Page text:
Your partner might not go through the physical changes of pregnancy, but bringing them along on the journey of gestation can bring you closer and forge a new intimacy to prepare you to transform from couple to family.

From the second you see your positive pregnancy test, your relationship has a brand new element to it – a baby, a new future and a whole lot of unknowns. No matter what the world throws at you while you’re pregnant, here are five simple ways to connect with your partner during the 40 weeks of pregnancy.

Connect with your partner tip #1: Start with the joy, but make time to listen

Pregnancy and parenthood is a mighty life transition that has a very real impact on a woman’s body, mind and soul. It’s likely to have just as much impact on your partner, even though they don’t feel any nausea, racing hormones or tiredness.

The first step of the journey together is to connect with joy and love, without shying away from challenging things like communicating your needs or asking for help. Most pregnant women are overwhelmed with weird new physical sensations and it doesn’t help that your partner has no idea what any of this feels like. By all means talk about yourself, but don’t hog all the airtime talking about physical pregnancy sensations that your partner can’t experience. Instead, put your partner’s hand on your belly, and take the time to:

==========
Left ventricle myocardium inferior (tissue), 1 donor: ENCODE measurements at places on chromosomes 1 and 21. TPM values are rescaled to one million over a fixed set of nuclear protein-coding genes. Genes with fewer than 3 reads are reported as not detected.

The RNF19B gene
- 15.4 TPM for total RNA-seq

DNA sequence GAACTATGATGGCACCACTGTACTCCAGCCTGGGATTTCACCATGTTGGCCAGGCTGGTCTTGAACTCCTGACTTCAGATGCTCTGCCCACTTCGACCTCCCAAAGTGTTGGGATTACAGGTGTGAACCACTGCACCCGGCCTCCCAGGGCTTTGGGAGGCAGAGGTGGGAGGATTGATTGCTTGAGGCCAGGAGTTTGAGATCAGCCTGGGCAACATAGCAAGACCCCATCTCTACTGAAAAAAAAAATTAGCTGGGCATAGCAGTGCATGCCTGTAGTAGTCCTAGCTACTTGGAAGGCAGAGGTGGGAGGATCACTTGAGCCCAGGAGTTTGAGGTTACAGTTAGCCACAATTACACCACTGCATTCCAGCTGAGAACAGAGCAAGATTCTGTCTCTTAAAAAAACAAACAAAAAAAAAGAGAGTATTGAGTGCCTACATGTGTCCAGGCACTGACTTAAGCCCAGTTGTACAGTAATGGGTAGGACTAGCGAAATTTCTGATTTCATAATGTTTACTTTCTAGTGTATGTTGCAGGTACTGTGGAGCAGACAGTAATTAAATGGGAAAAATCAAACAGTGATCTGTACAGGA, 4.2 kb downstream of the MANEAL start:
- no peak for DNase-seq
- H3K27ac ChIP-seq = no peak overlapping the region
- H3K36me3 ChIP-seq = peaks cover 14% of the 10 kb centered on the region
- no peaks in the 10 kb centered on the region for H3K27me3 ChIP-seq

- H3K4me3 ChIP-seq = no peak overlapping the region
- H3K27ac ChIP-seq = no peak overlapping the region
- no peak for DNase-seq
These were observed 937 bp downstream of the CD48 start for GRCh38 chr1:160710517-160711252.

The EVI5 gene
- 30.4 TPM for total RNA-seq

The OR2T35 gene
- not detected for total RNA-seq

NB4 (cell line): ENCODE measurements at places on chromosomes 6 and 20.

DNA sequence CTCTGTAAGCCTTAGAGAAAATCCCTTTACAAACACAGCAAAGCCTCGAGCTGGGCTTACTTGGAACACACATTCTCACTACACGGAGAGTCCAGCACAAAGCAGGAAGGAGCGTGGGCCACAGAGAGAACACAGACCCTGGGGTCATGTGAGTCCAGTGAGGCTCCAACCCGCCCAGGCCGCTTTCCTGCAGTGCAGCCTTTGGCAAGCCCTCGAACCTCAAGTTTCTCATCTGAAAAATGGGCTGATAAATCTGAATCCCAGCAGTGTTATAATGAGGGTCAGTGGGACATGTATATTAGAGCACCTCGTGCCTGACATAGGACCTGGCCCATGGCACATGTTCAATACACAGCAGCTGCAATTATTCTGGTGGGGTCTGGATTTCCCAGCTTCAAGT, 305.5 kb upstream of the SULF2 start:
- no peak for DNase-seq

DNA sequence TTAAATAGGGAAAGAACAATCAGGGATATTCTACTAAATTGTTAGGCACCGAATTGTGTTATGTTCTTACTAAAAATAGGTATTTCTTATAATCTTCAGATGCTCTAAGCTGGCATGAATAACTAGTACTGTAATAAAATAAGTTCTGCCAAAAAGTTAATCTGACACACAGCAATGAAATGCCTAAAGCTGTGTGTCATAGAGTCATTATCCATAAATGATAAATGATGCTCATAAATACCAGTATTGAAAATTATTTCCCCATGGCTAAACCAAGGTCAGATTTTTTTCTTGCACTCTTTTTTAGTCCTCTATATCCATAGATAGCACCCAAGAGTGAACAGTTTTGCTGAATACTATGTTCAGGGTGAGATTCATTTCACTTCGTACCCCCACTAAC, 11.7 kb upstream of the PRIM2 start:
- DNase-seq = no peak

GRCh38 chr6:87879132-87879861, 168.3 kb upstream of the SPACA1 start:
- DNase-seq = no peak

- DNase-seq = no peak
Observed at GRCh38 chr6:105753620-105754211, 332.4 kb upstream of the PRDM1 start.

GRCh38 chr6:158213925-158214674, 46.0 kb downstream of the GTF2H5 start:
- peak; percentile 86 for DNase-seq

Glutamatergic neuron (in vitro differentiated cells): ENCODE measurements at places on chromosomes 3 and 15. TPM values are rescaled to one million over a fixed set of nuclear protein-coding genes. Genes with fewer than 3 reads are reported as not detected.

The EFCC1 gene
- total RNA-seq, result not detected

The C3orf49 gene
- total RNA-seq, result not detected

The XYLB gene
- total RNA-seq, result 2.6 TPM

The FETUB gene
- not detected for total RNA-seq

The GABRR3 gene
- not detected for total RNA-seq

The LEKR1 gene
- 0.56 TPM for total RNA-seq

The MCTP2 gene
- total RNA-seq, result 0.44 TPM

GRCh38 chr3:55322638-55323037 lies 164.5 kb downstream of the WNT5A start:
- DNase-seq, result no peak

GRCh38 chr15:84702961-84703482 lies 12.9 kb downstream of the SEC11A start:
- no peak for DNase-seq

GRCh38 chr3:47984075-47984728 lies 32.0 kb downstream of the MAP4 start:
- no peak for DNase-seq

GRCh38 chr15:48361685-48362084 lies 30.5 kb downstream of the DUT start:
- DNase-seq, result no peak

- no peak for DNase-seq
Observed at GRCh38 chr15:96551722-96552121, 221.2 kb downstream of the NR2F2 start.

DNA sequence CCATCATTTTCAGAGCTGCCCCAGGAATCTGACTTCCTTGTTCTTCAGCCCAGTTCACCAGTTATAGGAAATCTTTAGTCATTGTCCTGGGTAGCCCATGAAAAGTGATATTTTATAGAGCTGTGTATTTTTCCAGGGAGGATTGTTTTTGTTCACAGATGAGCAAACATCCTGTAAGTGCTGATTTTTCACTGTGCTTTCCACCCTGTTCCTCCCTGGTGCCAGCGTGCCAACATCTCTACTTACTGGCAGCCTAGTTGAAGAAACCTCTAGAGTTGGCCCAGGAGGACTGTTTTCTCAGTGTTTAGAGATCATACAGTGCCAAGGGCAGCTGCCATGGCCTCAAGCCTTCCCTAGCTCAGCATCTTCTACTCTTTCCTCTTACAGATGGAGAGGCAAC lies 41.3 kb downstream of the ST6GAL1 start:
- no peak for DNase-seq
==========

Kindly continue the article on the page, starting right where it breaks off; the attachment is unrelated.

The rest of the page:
• Regularly ask questions, particularly about how your partner is feeling and what worries them.
  • Check in with your partner at the end of each day, maybe asking them the best and worst part of their day or what they were grateful for today.
  • Find a healthy balance between talking and listening – and don’t spend all your time talking about pregnancy (even if that’s what’s on your mind!).
  • Learn how to actively listen to your partner, not just by nodding along as they talk but ask deeper questions like ‘how did that make you feel’ or ‘is there anything I can do to help’ or even ‘what excites you most about the next three months … the next six months and the next 12 months …’.

Connect with your partner tip #2: Pregnancy is more than incubating a baby – it’s practicing how to ask for what you need

The medical definition of pregnancy is carrying a fetus or embryo within the female body, but the pregnancy experience is much bigger than that. It includes exciting things like planning baby names and gender reveals through to drearier tasks like balancing finances to pay for increased expenses like new cots and child seats. Learn how to involve your partner in the journey that goes beyond the physical growth of a baby – talk to them about your hopes for your child just as much as your fears or worries.

Connect with your partner tip #3: Share the energy, share your love

Starting the good, healthy habits that you want your family to have in the future begins during pregnancy.

There’s one big thing that pregnancy brings to nearly all couples: tiredness. Successfully mastering the art of communicating your needs around sleep and rest can make all the difference between a happy gestational journey and a good start to new parenthood. After all, once there’s a newborn baby in the house, the fight for sleep and rest is likely to continue. Why not try: